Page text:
Citation:Dickler HB, Korn D, Gabbe SG (2006) Promoting Translational and Clinical Science: The Critical Role of Medical Schools and Teaching Hospitals. PLoS Med 3(9): e378. doi:10.1371/journal.pmed.0030378
Published: September 5, 2006
Copyright: © 2006 Dickler et al. This is an open-access article distributed under the terms of the Creative Commons Attribution License, which permits unrestricted use, distribution, and reproduction in any medium, provided the original author and source are credited.
Funding:Partial funding for the task force (but not for the writing of this article) was provided by the Burroughs Welcome Fund, The Doris Duke Charitable Foundation, and GlaxoSmithKline.
Competing interests: The authors have no competing interests, and the funders played no role in the work of the Association of American Medical Colleges Task Force or the preparation or submission of the article.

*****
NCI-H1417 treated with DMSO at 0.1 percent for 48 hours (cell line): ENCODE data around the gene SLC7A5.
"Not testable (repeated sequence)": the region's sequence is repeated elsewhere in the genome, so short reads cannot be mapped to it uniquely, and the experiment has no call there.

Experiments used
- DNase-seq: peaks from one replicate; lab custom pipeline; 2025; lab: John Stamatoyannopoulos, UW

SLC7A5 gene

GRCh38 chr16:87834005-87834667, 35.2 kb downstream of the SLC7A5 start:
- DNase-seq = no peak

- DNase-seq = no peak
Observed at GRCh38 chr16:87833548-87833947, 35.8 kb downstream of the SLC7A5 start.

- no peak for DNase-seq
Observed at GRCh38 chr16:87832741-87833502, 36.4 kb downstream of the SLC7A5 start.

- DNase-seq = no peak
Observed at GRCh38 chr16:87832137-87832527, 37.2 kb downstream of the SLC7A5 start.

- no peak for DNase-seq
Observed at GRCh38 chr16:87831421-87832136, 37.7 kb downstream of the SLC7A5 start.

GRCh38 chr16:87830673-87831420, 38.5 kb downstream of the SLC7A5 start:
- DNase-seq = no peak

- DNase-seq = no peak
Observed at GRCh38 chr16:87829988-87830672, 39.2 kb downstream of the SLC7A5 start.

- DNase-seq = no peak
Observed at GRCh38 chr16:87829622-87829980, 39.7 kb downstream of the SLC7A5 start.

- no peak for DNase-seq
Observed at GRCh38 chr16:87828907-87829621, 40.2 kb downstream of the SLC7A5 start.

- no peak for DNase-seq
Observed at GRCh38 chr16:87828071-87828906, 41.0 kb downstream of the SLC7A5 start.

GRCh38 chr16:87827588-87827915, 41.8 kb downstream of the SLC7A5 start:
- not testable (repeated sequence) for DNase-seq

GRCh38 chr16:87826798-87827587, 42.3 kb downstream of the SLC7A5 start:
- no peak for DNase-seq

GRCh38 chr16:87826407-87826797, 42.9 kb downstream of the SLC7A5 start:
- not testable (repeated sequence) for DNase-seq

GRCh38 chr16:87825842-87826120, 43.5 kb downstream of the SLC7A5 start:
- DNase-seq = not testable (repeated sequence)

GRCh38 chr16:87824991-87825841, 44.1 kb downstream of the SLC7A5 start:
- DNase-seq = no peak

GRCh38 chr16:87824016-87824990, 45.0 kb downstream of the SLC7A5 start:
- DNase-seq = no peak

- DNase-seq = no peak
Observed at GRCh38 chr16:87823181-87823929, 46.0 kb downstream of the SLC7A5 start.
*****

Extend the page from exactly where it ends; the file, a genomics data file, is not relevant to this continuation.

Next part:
Abbreviations: CRTF II, Clinical Research Task Force;IRB, institutional review board;NIH, National Institutes of Health
Historic advances in biomedical research provide both unprecedented insights into the pathogenesis of human diseases and the challenge to translate these insights efficiently into improved health. Meeting this challenge requires the creation of a robust translational and clinical research enterprise , which, in turn, depends critically on the ability of academic medicine to produce and support enough physician–scientists to enable the enterprise.
Yet, academic translational and clinical research in the United States continues to face serious obstacles. These obstacles include the sharply diminishing ability of clinical departments to underwrite research from patient-care revenues; a declining share of industry-sponsored clinical trials; the prospect of flat or declining National Institutes of Health (NIH) budgets over the near term; the perceived disadvantage of clinical research applications in NIH peer review; overly burdensome regulatory requirements; undervaluation by academic medical culture; and the lure of greater financial rewards, and even professional satisfaction, in full-time clinical practice.